Dark-fronted babbler

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Dark-fronted babbler
Dark-fronted Babbler.jpg
Rhopocichla atriceps nigrifrons at Kanneliya Forest Reserve, Sri Lanka
Scientific classification
Kingdom: Animalia
Phylum: Chordata
Class: Aves
Order: Passeriformes
Family: Timaliidae
Genus: Rhopocichla
Oates, 1889
Species: R. atriceps
Binomial name
Rhopocichla atriceps
(Jerdon, 1839)
RhopocichlaAtriceps.svg
Synonyms

Alcippe atriceps

The dark-fronted babbler (Rhopocichla atriceps) is an Old World babbler found in the Western Ghats of India and the forests of Sri Lanka. They are small chestnut brown birds with a dark black cap, a whitish underside and pale yellow iris. They forage in flocks in the undergrowth of forests constantly making calls and uttering alarm calls when disturbed.

Description[edit]

R.a.atriceps at Dandeli, India

The dark-fronted babbler measures 13 cm including its square-tipped tail. It is brown above and white below. The two subspecies in the Western Ghats have black hoods, but the two Sri Lankan races have this reduced to a dark bandit mask. The pale yellow iris stands in contrast. The subspecies in the southern Western Ghats bourdilloni has a duller sooty-black hood, browner underside[2] and the upper parts are more olive. The nominate form found north of the Palghat Gap has the hood dark black. In Sri Lanka, the subspecies siccata is found in the lower elevation while nigrifrons is found in the wet zone. The former has more olive on the upperparts while the later is rufescent on the upperparts.[3]

Behaviour and ecology[edit]

View of nest

Babblers have a weak flight and are residents within their range. The forage in parties and clamber up vegetation and when disturbed, they tend to drop from the topmost perches of the bush into the undergrowth.[4] The typical habitat is undergrowth in forest or on the edge of forests in more open growth.[3] Their food is mainly insects. They can be difficult to observe in the dense vegetation they prefer, but like other babblers, these are noisy birds, and their characteristic rattling churr alarm calls are often the best indication that these birds are present.[5] They often join mixed-species foraging flocks.[6]

The breeding season is May to July. This babbler builds its nest low down in a bush, the nest being a ball of leaves, often of bamboo. The nest looks like some dry leaves stuck in a bush with the opening on the side.[7] The normal clutch is two eggs. They are also said to construct dormitory nests within which birds may sometimes roost. These dormitory nests are not lined.[8][9][10]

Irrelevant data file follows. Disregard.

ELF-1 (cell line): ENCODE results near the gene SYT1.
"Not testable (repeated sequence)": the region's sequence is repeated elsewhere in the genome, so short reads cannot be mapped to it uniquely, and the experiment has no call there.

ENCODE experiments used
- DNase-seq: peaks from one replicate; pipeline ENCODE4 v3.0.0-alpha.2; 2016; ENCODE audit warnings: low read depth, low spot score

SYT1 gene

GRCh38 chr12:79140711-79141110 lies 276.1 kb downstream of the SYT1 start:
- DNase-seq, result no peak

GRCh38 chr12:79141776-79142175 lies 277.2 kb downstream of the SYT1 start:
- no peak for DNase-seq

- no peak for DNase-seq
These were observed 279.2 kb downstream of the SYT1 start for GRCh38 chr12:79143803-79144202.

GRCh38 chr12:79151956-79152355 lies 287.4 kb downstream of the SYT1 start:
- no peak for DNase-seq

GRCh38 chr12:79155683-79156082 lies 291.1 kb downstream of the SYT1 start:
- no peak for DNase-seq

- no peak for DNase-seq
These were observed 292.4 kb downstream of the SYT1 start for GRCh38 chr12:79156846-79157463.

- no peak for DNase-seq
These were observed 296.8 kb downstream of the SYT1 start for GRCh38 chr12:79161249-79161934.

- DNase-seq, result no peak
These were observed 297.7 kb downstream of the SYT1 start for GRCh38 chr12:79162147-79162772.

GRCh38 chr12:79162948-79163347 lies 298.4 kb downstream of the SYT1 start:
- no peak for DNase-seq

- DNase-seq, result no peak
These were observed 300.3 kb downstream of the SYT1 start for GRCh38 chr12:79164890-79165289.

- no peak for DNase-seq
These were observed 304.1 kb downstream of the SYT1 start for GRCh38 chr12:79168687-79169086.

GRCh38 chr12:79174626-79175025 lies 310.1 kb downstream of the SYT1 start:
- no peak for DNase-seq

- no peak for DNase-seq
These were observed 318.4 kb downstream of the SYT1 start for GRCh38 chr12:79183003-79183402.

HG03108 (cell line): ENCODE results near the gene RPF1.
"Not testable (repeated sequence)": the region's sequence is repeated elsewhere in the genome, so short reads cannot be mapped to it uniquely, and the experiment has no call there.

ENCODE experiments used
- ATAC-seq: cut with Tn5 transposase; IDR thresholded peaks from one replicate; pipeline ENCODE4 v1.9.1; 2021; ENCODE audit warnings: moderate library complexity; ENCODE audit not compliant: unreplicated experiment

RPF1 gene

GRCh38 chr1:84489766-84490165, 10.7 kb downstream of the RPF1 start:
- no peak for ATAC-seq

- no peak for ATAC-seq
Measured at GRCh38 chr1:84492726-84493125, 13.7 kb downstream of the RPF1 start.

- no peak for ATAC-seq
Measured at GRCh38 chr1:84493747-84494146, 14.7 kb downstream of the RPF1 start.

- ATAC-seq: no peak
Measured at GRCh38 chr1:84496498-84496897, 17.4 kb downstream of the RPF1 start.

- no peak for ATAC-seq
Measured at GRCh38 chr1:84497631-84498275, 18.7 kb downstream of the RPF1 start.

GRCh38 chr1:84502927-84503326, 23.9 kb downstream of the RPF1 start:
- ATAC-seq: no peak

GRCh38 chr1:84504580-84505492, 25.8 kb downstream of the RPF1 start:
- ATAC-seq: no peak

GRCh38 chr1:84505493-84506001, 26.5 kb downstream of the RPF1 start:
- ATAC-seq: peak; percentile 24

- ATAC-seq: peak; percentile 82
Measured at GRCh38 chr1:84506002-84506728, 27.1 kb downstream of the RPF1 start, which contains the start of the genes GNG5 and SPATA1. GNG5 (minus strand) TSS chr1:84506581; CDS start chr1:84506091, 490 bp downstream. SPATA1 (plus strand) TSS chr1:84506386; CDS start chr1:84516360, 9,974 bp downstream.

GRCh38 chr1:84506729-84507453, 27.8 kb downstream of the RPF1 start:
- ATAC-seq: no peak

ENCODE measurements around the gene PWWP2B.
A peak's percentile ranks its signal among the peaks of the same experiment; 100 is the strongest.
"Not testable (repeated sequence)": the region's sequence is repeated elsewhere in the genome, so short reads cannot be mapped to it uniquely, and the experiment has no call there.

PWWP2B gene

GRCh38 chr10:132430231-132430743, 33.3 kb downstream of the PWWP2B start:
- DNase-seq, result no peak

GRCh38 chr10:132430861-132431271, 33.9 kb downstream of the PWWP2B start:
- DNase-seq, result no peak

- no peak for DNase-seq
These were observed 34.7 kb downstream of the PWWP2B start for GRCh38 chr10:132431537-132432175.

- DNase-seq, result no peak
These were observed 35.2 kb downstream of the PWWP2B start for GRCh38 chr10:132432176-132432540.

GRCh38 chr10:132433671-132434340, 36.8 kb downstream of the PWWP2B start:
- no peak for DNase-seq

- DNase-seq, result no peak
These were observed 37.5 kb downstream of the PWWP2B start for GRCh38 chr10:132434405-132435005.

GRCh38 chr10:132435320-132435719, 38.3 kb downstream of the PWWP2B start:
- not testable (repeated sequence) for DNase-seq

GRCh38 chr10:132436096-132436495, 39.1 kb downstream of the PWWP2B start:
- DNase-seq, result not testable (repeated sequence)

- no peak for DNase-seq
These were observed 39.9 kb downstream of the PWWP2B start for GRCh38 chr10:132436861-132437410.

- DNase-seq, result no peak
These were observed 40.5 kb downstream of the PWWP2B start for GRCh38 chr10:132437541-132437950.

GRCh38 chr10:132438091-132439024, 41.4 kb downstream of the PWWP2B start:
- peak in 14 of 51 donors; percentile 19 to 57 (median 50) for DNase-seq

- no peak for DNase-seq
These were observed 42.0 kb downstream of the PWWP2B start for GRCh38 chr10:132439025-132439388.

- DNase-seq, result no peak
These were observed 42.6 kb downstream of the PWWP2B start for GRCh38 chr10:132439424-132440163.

References[edit]

  1. ^ BirdLife International (2012). "Rhopocichla atriceps". IUCN Red List of Threatened Species. Version 2013.2. International Union for Conservation of Nature. Retrieved 26 November 2013. 
  2. ^ Baker, EC Stuart (1922). Fauna of British India. Birds. Volume 1 (2nd ed.). Taylor and Francis, London. pp. 281–282. 
  3. ^ a b Rasmussen PC; JC Anderton (2005). Birds of South Asia: The Ripley Guide. Volume 2. Smithsonian Institution & Lynx Edicions. p. 441. 
  4. ^ Ali, S; Ripley SD (1996). Handbook of the Birds of India and Pakistan. Volume 6. New Delhi: Oxford University Press. pp. 183–185. 
  5. ^ Collar, N. J.; Robson, C. (2007). "Family Timaliidae (Babblers)". In del Hoyo, J.; Elliott, A.; Christie, D.A. Handbook of the Birds of the World, Vol. 12. Picathartes to Tits and Chickadees. Lynx Edicions, Barcelona. pp. 70–291. 
  6. ^ Kotagama, SW; E Goodale (2004). "The composition and spatial organisation of mixed-species flocks in a Sri Lankan rainforest" (PDF). Forktail. 20: 63–70. 
  7. ^ Wait, WE (1922). "The Passerine birds of Ceylon". Spolia Zeylanica. 12: 48–49. 
  8. ^ Betts, FN (1935). "Nidification of the Blackheaded Babbler Rhopocichla a. atriceps (Oates)". J. Bombay Nat. Hist. Soc. 38 (1): 189. 
  9. ^ Whistler, Hugh (1949). Popular handbook of Indian birds (4th ed.). Gurney and Jackson, London. pp. 56–57. 
  10. ^ Bates, W (1934). "Nidification of the Travancore Laughing Thrush Trochalopteron jerdoni fairbanki (Blanf.) and the Black-headed Babbler Rhopocichla atriceps atriceps (Oates)". J. Bombay Nat. Hist. Soc. 37 (3): 727. 

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